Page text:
India is likely to witness the fourth covid wave in mid to late June, and the surge is to continue for about 4 months, a recent study by a team of IIT Kanpur scientists has suggested. The severity, however, will depend on the nature of the variant, the vaccination status across the country.
The study has been led by Sabara Parshad Rajeshbhai, Subhra Sankar Dhar and Shalabh of IIT Kanpur’s Mathametic department using a mixture of Gaussian distribution based on the data on Zimbabwe. The study has been published as a pre-print in MedRxiv, but it is yet to be peer-reviewed.
When will India witness 4th COVID wave?
The authors said that the data indicates that the fourth wave of COVID-19 in India will arrive after 936 days from the initial data availability date, which is January 30, 2020.
“Therefore, the fourth wave starts from June 22, 2022, reaching its peak on August 23, 2022 and ends on October 24, 2022,” they said and also added, “Moreover, the 99% confidence interval for the date, when the curve will reach the peak, is approximately from August 15, 2022 to August 31, 2022.”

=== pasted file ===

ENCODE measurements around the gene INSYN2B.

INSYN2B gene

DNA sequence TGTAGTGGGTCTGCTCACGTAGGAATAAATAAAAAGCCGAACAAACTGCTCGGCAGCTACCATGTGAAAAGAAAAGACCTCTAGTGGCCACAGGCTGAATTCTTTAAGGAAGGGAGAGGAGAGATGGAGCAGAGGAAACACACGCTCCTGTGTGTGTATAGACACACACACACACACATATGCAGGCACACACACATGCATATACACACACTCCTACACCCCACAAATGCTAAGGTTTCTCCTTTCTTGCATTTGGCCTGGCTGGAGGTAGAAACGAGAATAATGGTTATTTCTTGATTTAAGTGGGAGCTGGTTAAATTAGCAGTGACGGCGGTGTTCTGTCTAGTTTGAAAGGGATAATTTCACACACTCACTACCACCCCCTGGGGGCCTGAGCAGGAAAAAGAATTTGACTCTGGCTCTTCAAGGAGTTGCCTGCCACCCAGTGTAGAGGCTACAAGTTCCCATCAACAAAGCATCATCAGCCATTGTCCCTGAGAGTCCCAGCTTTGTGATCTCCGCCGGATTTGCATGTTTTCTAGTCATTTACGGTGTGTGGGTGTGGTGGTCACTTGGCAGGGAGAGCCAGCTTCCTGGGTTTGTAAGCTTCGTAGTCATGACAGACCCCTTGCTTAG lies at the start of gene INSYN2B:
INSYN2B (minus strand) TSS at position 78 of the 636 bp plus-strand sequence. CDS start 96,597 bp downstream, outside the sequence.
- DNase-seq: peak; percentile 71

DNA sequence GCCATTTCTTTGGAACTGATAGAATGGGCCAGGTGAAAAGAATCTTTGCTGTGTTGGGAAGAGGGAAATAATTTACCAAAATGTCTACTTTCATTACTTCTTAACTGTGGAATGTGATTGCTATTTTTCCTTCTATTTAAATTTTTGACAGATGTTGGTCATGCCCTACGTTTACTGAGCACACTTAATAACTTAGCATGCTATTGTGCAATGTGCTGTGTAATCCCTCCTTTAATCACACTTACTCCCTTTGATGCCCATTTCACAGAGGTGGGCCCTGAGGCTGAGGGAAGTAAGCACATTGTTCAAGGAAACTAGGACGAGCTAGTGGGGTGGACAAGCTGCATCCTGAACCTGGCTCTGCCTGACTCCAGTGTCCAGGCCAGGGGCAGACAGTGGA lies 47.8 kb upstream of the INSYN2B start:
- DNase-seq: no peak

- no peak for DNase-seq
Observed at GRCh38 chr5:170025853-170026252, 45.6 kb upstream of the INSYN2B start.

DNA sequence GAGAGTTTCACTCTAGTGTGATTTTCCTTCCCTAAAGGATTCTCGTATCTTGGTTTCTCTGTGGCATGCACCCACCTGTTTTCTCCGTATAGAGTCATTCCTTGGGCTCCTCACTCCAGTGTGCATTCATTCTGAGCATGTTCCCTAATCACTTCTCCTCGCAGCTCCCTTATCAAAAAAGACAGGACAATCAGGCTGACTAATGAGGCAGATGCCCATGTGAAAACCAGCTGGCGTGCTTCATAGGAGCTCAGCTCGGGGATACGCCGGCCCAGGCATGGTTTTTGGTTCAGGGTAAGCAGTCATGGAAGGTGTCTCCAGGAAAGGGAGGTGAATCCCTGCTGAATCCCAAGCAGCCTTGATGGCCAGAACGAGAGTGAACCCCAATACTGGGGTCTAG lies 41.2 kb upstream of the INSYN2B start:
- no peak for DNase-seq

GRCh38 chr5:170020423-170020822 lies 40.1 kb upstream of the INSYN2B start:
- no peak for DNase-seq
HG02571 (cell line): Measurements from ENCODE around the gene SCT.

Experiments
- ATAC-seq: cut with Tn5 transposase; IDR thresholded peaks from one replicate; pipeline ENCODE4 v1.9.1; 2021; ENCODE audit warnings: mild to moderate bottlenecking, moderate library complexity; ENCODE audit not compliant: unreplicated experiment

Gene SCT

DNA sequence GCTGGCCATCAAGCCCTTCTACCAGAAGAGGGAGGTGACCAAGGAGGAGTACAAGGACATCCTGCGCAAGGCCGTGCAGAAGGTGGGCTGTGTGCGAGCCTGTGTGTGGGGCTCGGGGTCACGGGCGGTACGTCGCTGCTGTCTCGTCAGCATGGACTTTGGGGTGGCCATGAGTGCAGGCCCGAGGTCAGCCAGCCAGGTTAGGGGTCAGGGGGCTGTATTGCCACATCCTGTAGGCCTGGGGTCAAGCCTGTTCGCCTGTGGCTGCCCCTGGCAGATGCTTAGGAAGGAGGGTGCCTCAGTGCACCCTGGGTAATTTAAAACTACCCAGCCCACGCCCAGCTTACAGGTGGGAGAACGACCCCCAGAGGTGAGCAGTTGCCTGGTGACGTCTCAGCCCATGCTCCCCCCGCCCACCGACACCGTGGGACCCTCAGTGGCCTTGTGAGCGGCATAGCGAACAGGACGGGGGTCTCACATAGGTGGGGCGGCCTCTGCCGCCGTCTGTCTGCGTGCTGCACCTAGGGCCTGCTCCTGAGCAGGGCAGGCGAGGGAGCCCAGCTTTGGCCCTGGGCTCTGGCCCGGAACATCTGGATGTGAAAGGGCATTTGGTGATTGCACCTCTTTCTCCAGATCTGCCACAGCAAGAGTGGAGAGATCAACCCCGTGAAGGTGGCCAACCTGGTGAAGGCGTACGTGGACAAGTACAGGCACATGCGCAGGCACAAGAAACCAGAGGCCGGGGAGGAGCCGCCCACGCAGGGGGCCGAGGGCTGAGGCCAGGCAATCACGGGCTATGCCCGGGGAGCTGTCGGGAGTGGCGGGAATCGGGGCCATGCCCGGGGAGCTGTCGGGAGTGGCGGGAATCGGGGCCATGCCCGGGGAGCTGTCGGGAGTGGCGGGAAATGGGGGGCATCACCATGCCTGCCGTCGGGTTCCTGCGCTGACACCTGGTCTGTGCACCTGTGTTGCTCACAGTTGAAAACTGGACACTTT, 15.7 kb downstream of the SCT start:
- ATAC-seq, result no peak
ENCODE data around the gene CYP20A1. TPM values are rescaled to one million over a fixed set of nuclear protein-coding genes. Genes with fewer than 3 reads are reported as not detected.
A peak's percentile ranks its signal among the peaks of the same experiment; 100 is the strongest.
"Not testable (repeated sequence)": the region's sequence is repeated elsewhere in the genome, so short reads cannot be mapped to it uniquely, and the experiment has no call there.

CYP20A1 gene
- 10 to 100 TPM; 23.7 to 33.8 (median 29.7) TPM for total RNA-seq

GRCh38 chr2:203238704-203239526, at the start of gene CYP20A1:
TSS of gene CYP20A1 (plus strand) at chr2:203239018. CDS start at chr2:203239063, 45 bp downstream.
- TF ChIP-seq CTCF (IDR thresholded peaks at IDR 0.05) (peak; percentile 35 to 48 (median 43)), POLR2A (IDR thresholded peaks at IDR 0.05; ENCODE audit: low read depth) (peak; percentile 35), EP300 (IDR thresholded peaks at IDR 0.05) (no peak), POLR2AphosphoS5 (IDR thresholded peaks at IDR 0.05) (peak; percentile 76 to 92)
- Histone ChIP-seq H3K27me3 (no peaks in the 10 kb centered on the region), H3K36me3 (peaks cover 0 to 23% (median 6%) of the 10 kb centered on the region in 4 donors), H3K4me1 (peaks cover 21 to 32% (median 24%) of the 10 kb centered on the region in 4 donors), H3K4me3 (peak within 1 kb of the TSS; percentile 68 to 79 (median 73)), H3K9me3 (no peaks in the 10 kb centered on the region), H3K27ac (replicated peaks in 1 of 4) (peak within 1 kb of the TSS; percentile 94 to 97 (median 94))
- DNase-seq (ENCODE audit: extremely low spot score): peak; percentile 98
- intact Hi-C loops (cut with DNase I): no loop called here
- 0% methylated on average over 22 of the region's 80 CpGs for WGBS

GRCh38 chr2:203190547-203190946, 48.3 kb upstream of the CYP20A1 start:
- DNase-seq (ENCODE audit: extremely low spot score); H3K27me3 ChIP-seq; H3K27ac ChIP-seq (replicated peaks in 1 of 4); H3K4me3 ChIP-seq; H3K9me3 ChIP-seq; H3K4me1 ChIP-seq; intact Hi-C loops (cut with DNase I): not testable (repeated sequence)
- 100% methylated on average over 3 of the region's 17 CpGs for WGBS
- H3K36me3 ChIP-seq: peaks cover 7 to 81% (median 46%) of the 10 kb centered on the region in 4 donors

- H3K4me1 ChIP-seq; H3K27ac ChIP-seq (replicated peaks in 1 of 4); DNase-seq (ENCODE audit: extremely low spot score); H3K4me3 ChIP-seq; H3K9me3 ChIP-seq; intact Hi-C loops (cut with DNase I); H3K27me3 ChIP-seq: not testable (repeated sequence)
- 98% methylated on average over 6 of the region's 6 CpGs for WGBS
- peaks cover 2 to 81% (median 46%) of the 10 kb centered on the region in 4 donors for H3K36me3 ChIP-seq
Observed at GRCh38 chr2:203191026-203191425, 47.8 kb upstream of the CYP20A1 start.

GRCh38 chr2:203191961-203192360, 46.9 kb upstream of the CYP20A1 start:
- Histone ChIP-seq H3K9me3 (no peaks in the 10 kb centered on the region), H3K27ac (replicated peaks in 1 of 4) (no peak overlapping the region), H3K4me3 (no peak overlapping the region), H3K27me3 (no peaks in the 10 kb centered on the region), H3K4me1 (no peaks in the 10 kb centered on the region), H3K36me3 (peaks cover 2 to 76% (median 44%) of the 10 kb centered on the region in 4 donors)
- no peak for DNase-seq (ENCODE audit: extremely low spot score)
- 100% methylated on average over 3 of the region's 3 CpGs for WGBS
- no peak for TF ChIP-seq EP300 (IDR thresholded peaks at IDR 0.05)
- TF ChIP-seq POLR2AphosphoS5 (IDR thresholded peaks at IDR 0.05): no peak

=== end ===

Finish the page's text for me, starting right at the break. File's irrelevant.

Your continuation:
How severe will be the 4th COVID wave?
There is always a fair chance that a new variant of this virus may have an intense impact on the whole analysis. The intensity of the impact will depend on various factors like infectibility, fatality etc, the authors said
Apart from this fact, the effect of vaccinations – first, second or booster dosage may also play a significant role on the possibility of infection, degree of infection and various issues related to the fourth wave, they also added.
How will the next variant arrive?
Another recent study has shown that the next COVID variant can emerge in 2 different ways. Also, there is no guarantee that the new variant will be less severe than the previously identified ones, they pointed out.
First, Omicron continues to evolve, creating some sort of Omicron-plus variant that is worse than BA. 1 or BA.2. The second possibility is that a new, unrelated variant appears, Jesse Bloom, an evolutionary virologist at the Fred Hutchinson Cancer Research Center in Seattle told scientific journal Nature.